becoming expensive and sometimes not commonly found in
some locations. The need to find another source of construc-
tion materials is desirable. More durable and recyclable
materials are needed, utilization of waste and natural or agri-
cultural by-products. This may reduce the exploitation of
natural resources and reduce the effect of environmental pol-
lution. The utilization of recycled aggregate and natural
resources as coarse aggregate in concrete production mini-
mizes landfill waste. Many research on the properties of
concrete has been conducted [6, 7]. It was shown from the
literature that minerals recycled and agricultural by-products
are paved as alternative substitutes to aggregates. Ferro-
chrome slag replaced a certain amount of fine aggregate and
yielded a promising result for concrete production. Maxi-
mum strength was achieved when incorporated with 75%
steel slag as coarse aggregate. Incorporating copper waste
slag at 10–100% replacement as coarse aggregate enhanced
the mechanical performance of self-compacting concrete by
26–29%. Nowadays, machine learning has been used by the
researcher in civil engineering fields which includes fitness
monitoring of structural engineering system, mechanical
properties of concrete, the interface of composite members,
fire resistance of reinforced concrete elements, residual
properties of concrete subjected to fire [7]. Support vector
regression (SVR) is a type of machine learning technique
that works based on the rule of structural risk minimization.
The SVR can be used in regression and classification. The
behavior of high- and ultra-high-performance concrete
beams was estimated by developing an SVR-based model.
The characteristic parameters include fracture energy, ulti-
mate load, and so forth. SVR-and ANN-based models have
been developed and applied to predict the concrete behavior
based on mix design using experimental data. The compres-
sive strength was successfully predicted with high accuracy
based on SVR models [5, 6]. Another interesting block-
oriented model, which includes linear dynamic blocks and
non-memory blocks, is useful in nonlinear system modeling
responsible for simple block-oriented structures and efficient
structural ensemble. Hammerstein–Wiener model consists
of two static nonlinear blocks confining dynamic linear
blocks are generally employed for a nonlinear system. The
Hammerstein–Wiener model can describe or approximate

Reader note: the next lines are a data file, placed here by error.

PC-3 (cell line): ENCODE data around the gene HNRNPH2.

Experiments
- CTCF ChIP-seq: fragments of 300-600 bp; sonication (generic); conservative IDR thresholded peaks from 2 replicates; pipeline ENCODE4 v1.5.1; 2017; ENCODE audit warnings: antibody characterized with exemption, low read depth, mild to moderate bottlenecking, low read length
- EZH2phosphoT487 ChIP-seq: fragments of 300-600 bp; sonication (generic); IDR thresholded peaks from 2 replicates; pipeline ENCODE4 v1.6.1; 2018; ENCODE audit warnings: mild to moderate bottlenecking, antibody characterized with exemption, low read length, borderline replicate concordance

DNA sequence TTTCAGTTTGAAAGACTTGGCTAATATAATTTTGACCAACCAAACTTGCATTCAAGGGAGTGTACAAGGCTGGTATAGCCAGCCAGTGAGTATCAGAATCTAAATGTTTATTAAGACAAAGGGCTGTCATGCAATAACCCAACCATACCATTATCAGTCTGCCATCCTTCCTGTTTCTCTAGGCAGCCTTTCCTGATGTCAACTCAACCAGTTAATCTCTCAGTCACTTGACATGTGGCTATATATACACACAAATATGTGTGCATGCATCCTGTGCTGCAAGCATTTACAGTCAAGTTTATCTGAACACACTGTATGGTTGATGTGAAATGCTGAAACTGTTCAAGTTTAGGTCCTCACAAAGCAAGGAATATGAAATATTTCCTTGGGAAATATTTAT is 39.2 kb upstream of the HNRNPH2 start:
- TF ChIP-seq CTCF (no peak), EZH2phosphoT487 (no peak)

the complicated nonlinear industrial process than the Ham-
merstein model or Wiener model [7]. The statistical tech-
niques and machine learning algorithms are very strong tools
that are commonly used in engineering design. These tech-
niques are specifically used in complex engineering systems,
including composite materials and structures, and solved
technically. Therefore, this study has paid attention to pre-
dicting the compressive strength of concrete modified with
jujube seed as a partial substitute to coarse aggregate by
employing SVM and HWM models. The durability of con-
crete structures is essential [3]; thus, concrete must be ade-
quately compacted during the casting of fresh concrete to
achieve durable concrete leading to SCC development.
Improved segregation resistance translates aggregate parti-
cles’ distribution in the concrete mixtures relatively at all
locations and different levels [6]. Most importantly, SCC can
easily be poured into the formwork of congested reinforced
structures with no vibration, reducing construction time,
feasible design work, and enhancing product and working
environment quality. Therefore, contractors are motivated to
utilize industrial by-products and construction waste such as
recycled concrete aggregates that can be used as a partial
replacement for aggregates in concrete [4]. Calcium carbide
waste (CCW) is a by-product of the acetylene gas (C2H2)
production process. CCW is obtained through a chemical
reaction between water and calcium carbide. CCW is highly
alkaline (pH > 12) and contains a high proportion of
Ca(OH)2, which is about 92% of its mass fraction [6]. There-
fore, when it is combined with other pozzolanic materials,
the Ca(OH)2 will react with the silicon oxide or silicon and
aluminum oxides present in pozzolans to yield more calcium
silicate hydrates (C–S–H) responsible for strength develop-
ment [6]. Adamu etal. [7] also replaced fly ash with CCW
at 0, 10, 20, and 30% levels in alkali-activated fly ash sus-
tainable material using sodium hydroxide and sodium sili-
cate as activators. Their findings showed that the setting time
of mortar decreases, while the
CaC2 + 2H2O C2H2 + Ca(OH)2 compressive strength and
shear bond strengths increase with increment in CCW con-
tent. CCW also densified the microstructure of the mortar
and increased the peaks of calcium hydroxide and calcium
silicate hydrates, leading to the strength increment. Haruna
etal. [6] used a hybrid of CCW and silica fume via a new
combustion technique to produce a new supplementary
cementitious material (SCM) in concrete, where they
replaced 5% cement with the new SCM. The findings
showed that the new SCM prolonged the hydration process
of the concrete, thereby increasing the setting times,
improved the compressive strength at later ages (45days),
and lower drying shrinkage value at the same age compared
to reference concrete. Adamu etal. [7] reported the effect of
RHA and Al2O3 nanoparticles on concrete’s mechanical and
durability properties. They replaced 10% cement with RHA,
and 1, 2, 3, and 4% cement with Al2O3 nanoparticles. Their